Glenn McCrory blogs on Tyson Fury's rant at the Klitschkos and why Lennox Lewis should never have been beaten
Tyson Fury needs to cut out the verbals and prove he has what it takes in the ring, says Glenn McCrory.
Last Updated: 31/01/13 10:31am
I don't really know him and people I know that do say he is actually a very nice guy, but he seems to have this idea in his head that he needs to be controversial.
David Haye was similar in the build-up to his fight with Wladimir, but at that point he was a current world heavyweight champion and a former cruiserweight titlist; his words, however crude and unwise, had come off the back of tangible success.
Fury, though, is still making his way and his rant on Ringside's Toe 2 Toe podcast about the Klitschkos - which you can listen to here and read here - has seen him come off as crass, as have some nasty comments he has made in the past on Twitter, including one questioning David Price's sexuality.
No-one can say our sport is all sweetness and light as the fact of the matter is you are punching people in the face and there needs to be a little bit of needle to get the juices flowing.
But boxing is a noble art and you have to pay your opponents or potential opponents respect - and Fury is not doing that. He has crossed the line on multiple occasions and is in danger of becoming a laughing stock.
It's a massive shame for two reasons.
Firstly, because boxers are role models; in the main, we are uneducated and come from under-privileged backgrounds, so kids experiencing the same problems look up to us for inspiration and as proof that you can make something of your life, and they shouldn't be seeing these kinds of outbursts.
And secondly, because Fury does not need to slag people off to go far; his in-ring career is progressing nicely, he has a great physique for a heavyweight, very solid basic skills, and, at 24, still has plenty of years ahead of him.
I think the Klitschkos would need to drop down a rung or two before Fury would have a chance to beat them, but once they are out of the way, there are very few reasons why the Brit could not capture a world title.
But his temperament is one of them.
It could be quite some time before we have a British heavyweight as talented as Lennox Lewis, who ruled the division for a generation due to his excellent mix of size, athleticism, and smartness.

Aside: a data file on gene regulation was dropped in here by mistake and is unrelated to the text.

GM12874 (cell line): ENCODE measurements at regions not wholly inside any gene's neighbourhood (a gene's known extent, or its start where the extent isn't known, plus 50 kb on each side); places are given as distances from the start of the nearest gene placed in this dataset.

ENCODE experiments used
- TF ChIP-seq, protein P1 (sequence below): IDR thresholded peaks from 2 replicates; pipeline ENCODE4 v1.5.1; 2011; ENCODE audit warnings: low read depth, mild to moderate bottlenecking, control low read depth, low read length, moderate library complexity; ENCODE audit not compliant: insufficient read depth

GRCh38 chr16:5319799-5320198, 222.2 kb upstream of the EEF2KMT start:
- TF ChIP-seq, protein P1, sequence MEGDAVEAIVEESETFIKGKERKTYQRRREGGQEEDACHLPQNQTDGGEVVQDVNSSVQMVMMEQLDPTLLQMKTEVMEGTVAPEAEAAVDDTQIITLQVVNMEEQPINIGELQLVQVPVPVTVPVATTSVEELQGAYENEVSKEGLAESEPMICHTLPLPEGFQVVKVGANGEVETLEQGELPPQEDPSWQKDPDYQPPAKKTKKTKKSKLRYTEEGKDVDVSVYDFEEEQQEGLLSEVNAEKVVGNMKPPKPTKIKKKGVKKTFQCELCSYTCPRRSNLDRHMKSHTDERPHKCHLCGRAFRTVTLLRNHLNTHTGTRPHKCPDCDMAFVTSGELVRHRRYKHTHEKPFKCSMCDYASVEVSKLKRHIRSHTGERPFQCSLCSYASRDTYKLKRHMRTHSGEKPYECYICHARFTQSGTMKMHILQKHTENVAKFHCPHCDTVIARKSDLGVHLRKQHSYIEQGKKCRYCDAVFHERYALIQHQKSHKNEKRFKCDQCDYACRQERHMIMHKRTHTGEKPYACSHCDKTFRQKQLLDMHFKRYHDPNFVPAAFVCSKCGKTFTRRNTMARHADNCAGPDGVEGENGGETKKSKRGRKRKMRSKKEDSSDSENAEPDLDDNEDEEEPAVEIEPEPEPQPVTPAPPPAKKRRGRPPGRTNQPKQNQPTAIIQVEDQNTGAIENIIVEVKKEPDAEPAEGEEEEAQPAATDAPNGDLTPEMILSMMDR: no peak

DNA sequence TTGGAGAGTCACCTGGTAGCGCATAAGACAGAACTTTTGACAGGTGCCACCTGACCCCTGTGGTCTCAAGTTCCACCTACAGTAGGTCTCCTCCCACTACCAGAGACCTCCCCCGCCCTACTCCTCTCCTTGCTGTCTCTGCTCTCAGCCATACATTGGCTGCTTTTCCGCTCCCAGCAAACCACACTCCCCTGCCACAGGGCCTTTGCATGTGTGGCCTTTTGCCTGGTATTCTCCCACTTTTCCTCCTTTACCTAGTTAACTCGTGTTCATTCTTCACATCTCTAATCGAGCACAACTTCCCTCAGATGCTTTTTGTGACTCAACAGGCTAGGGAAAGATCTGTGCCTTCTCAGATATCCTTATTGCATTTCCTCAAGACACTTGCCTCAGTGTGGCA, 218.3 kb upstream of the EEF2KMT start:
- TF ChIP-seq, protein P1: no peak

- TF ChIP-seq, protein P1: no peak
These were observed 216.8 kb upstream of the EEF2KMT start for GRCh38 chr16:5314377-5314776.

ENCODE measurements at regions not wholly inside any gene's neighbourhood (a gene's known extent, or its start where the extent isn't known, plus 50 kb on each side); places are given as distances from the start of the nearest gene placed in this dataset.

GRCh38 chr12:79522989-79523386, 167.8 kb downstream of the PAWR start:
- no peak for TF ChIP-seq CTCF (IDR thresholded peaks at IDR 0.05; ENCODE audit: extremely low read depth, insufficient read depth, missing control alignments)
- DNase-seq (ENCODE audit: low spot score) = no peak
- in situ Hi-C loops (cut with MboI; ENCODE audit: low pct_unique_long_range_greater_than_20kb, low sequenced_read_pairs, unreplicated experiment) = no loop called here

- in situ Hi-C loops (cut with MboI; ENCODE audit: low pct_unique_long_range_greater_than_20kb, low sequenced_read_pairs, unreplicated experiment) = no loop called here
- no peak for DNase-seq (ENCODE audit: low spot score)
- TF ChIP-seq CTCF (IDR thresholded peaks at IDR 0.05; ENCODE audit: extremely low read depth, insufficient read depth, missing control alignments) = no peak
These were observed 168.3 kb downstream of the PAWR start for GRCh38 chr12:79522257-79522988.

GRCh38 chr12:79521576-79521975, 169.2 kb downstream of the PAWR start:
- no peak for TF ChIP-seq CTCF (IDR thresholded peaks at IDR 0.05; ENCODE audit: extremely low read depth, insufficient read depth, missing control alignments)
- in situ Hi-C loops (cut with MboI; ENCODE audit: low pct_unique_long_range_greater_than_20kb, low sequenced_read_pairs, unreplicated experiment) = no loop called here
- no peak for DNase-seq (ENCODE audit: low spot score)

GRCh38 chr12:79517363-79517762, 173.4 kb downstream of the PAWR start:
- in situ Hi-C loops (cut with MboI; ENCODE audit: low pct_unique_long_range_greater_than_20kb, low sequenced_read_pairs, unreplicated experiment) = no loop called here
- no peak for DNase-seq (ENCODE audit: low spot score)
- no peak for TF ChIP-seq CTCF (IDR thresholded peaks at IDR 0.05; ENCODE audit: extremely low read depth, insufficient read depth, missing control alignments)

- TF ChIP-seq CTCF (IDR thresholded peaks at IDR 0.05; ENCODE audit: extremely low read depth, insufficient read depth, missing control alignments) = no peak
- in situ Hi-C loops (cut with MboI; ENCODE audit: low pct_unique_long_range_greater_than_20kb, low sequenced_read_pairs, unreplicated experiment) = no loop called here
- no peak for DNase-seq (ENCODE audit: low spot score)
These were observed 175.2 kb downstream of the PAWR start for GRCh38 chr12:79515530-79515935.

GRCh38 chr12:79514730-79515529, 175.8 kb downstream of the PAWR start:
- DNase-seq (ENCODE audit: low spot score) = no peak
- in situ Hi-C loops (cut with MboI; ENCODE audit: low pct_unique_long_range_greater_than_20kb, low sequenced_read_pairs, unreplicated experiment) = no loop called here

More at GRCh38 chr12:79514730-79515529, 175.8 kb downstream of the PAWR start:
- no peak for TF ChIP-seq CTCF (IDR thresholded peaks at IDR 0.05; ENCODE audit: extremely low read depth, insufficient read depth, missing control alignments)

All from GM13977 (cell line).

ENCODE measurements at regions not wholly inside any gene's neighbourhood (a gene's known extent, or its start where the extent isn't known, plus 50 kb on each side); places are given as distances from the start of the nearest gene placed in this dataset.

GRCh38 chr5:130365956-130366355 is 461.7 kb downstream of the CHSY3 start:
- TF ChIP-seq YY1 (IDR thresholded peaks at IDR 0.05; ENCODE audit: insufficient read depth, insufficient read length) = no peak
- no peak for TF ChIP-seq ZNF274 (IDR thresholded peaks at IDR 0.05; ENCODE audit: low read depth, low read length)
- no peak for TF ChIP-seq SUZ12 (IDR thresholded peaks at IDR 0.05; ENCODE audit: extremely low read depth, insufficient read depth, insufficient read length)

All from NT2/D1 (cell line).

And even though Lennox - who spoke about his glittering career on the latest episode of Sporting Heroes, which you can sign in here to watch - is one of the most laid-back men you could ever wish to meet, he could get nasty, too; if you stoked him the wrong way his spiteful side would come out.
I know that all too well as I had to wind him up to get my shot at the British heavyweight title in 1991 as I wasn't in a place to earn it by right, but he just watched on and smiled as I went for him verbally - and then kicked my butt!
Had I fought Lennox - definitely the most fearsome man I set foot in the ring with - a couple of years earlier when I was a hungry cruiserweight it may have been different, as I had been handling Mike Tyson in sparring pretty well, but our bout was a step too far for me; his mind was in gear and he was very, very good.
He also had a fantastic temperament - one that Fury would do well to match - as he worked incredibly hard and always responded to setbacks, most notably when he demolished Hasim Rahman in four rounds, seven months after the American had flattened him in five.
Lennox's only fault was that, occasionally, he got overconfident and carried away with how good he was. If he had always had his foot to the pedal he would not have lost to Rahman and Oliver McCall and would have ended with an unblemished record.
Had that happened we would be talking about one of the top two or three heavyweights in history, as it is he will have to be content with a place in the top 10 - which is not too bad.
I think Lennox's greatest performance - other than beating me! - was his draw with Evander Holyfield in Madison Square Garden, a fight he really should have won.
But what sticks in my mind most about his career was when he flattened Mike Tyson in 2002 in Memphis; at a time when Mike was at his worst, it proved that nice guys do win.